• Decrease in hospital re-admissions and preventable emergency department use. 
  • Better relationships with local first responders in an action oriented environment centered on the participants needs.
  • Participants feel supported in their ability to live in a comfortable environment while addressing any outstanding barriers they may face.

Failing Forward Moments

Not everyone who is a candidate for the program is interested in being a participant. Wrap-around care is incredibly time intensive, but results in a huge return on the investment. Being open to out of the box interventions is sometimes the only thing that will work. Participants are, for the most part, happy to have someone who cares enough to ask what will make their life easier and even happier when action takes place to implement the change

Key Lessons Learned

Look to failing forward

Cost Details

Pilot phase can be implemented at a relatively minimal cost with resources already present. Lots of volunteer time was used from fire fighters during their off time. PTAC purchased a data tracking system for the fire department to track individual/family participant data at a cost of about $5,000 per year. Any scaling of the program would require additional resource.

Key Steps for Implementation

  • Willingness of local first responders to spearhead program
  • Mechanism for tracking participants and data comparisons community agencies participation to address barriers and will and capacity to collaborate cross-sector
  • Neutral convener to facilitate collaboration toward shared goal


Primary Care, FQHC, Hospitals, Durable Medical Goods Provider, EMS, assisted living, home health, VA, Accountable Care Collaborative, RCCO, Behavioral Health, DSS, Catholic Charities, Pueblo Triple Aim Corporation.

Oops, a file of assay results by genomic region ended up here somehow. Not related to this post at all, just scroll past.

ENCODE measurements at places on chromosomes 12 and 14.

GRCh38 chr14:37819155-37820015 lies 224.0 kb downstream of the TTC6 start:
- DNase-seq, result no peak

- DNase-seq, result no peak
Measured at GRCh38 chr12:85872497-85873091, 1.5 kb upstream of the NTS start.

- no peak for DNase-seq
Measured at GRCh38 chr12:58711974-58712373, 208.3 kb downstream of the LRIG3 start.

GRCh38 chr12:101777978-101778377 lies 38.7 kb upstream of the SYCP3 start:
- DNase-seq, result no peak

Required Staffing (FTEs)

1 split between a director and navigator. Separate volunteer outreach team consisting of 5-7 firefighters who volunteer for program on their off time.

Special Funding

No special funding for the pilot phase, with capacity to serve 12 people, but would need for expansion of program.

Special Infrastructure

Dedicated case management and outreach team.

None but having a way to track Individual/family participants is very helpful.


Knowledge of community resources in addition to firefighter's training in emergency response, EMS.

Types of Staff

Internally, the Pueblo Fire Department dedicated staff time to the pilot phase of the program including a Director to oversee the program and keep data up to date on participants, a navigator to connect participants with community resources and a team of five outreach coordinators to work directly with participants on completing living assessments and medical history evaluation.

Return on Investment Details

We have seen a 55% drop in 911 calls in the first year of implementation among pilot population of 12 participants resulting in a great savings to first responders.

Outcome Measures

  • Avoidable hospital stays among Medicare population
  • Decrease in 911 calls among program participants

Process Measures

  • Number of active participants per month
  • Aggregate number of 911 calls among participants per month
  • Aggregate number of 911 calls in year prior to participant joining program

 Related Topics

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Basic Needs for Health and Safety